There's nothing in the paper about junk DNA and nothing about the overall organization of the human genome. Indeed, the tone of the paper is exactly what you would expect from a group of scientists who know that parts of noncoding DNA are involved in gene regulation.
But here's what the press release from the Welcome Trust Sanger Institute says [New technique identifies novel class of cancer's drivers].
Sieving through 'junk' DNA reveals disease-causing genetic mutationsHere's a few facts that you need to keep in mind.
Researchers can now identify DNA regions within non-coding DNA, the major part of the genome that is not translated into a protein, where mutations can cause diseases such as cancer.
Their approach reveals many potential genetic variants within non-coding DNA that drive the development of a variety of different cancers. This approach has great potential to find other disease-causing variants.
Unlike the coding region of the genome where our 23,000 protein-coding genes lie, the non-coding region - which makes up 98% of our genome - is poorly understood. Recent studies have emphasised the biological value of the non-coding regions, previously considered 'junk' DNA, in the regulation of proteins. This new information provides a starting point for researchers to sieve through the non-coding regions and identify the most functionally important regions.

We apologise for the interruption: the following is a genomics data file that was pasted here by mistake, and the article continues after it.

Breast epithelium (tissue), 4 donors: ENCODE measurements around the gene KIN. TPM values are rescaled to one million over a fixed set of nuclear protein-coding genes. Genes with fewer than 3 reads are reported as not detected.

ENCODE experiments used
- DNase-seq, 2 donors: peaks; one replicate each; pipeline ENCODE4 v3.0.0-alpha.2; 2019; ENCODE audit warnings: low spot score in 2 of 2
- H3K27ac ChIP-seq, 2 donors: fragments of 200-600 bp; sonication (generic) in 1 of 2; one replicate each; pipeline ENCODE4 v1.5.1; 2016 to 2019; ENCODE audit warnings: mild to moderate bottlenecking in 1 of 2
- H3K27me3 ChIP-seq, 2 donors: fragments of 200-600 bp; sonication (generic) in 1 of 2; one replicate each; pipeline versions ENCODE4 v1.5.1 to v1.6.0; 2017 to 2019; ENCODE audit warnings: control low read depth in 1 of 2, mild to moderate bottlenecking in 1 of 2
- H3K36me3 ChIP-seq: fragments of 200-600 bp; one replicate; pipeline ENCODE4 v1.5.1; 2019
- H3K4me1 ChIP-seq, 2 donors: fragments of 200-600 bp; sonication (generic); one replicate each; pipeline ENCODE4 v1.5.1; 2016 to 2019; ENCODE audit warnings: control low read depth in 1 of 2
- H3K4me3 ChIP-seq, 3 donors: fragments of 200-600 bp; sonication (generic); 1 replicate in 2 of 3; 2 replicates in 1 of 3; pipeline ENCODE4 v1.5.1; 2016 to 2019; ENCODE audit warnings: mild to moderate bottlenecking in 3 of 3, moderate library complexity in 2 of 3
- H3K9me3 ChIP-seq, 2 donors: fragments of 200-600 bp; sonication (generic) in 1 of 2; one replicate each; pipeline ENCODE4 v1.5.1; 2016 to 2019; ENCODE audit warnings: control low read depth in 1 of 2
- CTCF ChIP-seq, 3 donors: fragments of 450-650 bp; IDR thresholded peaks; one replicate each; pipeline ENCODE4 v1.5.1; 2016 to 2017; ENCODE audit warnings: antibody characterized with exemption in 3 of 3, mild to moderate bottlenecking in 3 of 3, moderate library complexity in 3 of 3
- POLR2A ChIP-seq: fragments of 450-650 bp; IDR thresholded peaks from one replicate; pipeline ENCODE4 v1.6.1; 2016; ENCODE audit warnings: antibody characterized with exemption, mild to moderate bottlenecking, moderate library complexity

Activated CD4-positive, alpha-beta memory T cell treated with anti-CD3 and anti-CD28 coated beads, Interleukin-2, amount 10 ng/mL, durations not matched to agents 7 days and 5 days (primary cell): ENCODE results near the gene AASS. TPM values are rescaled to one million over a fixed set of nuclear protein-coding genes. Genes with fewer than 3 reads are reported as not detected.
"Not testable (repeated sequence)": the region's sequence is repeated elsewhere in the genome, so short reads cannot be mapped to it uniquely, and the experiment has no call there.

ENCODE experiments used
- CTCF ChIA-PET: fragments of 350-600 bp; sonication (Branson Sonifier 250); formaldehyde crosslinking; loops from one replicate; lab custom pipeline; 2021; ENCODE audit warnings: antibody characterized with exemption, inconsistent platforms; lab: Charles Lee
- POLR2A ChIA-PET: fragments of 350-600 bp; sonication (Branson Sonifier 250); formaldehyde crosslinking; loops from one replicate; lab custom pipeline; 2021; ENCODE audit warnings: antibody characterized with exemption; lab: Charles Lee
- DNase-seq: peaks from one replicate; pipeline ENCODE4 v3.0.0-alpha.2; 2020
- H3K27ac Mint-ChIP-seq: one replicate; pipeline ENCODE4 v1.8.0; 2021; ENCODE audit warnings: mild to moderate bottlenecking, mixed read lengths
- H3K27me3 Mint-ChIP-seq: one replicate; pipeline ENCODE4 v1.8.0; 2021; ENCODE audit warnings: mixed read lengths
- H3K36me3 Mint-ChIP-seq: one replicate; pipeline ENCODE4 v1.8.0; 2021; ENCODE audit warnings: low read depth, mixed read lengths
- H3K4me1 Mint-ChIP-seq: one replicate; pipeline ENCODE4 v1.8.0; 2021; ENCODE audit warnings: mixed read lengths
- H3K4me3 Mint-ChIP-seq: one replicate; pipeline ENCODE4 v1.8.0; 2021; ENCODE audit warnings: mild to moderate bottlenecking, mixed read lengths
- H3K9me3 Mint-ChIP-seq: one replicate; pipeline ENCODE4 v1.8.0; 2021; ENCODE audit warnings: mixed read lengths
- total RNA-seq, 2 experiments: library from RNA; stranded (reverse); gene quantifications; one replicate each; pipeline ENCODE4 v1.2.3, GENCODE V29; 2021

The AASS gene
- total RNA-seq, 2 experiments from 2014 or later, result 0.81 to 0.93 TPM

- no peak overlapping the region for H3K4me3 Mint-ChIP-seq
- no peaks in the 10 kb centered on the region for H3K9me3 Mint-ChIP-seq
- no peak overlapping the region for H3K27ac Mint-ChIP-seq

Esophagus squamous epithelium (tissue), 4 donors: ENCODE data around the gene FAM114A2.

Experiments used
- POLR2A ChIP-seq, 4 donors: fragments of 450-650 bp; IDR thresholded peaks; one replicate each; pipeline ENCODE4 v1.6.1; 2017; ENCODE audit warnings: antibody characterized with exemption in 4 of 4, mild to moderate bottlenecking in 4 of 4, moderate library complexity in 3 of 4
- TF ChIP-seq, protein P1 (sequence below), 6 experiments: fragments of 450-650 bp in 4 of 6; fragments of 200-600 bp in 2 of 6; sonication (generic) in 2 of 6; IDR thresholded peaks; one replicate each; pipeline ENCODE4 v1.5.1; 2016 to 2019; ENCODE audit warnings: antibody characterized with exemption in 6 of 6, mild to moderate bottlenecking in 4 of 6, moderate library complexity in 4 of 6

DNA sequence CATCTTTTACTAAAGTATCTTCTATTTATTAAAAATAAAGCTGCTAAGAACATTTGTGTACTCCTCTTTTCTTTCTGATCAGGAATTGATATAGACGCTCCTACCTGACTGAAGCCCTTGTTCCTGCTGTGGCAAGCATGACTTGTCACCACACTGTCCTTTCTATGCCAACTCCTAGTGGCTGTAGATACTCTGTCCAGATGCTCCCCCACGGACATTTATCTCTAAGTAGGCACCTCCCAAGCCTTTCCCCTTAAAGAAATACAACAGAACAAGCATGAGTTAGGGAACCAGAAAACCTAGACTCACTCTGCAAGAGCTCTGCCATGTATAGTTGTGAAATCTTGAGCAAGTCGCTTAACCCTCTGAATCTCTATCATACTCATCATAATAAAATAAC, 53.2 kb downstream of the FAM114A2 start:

- In spite of what the press release says, we understand a great deal about the 98% of our genome that doesn't encode protein.
- We've known about regulatory regions for half a century. It's simply not correct to imply that our knowledge is "recent."
- No knowledgeable scientist ever said that all non-coding regions were junk in spite of what the press release says.
- The paper does not provide a "starting point" to identify functionally important regions. We already have a pretty good idea about which parts of the noncoding genome are functional and which parts aren't.
Note: It took the IDiots less than 24 hours to exploit the stupidity of the Welcome Trust Sanger Institute. See: Helpful for non-Darwinists: Uses of junk DNA.
Khurana, E., Fu, Y., Colonna, V., Mu, X.J. et al. (2013) Integrative annotation of variants from 1,092 humans: application to cancer genomics. Science 2013 [doi: 10.1126/science.1235587]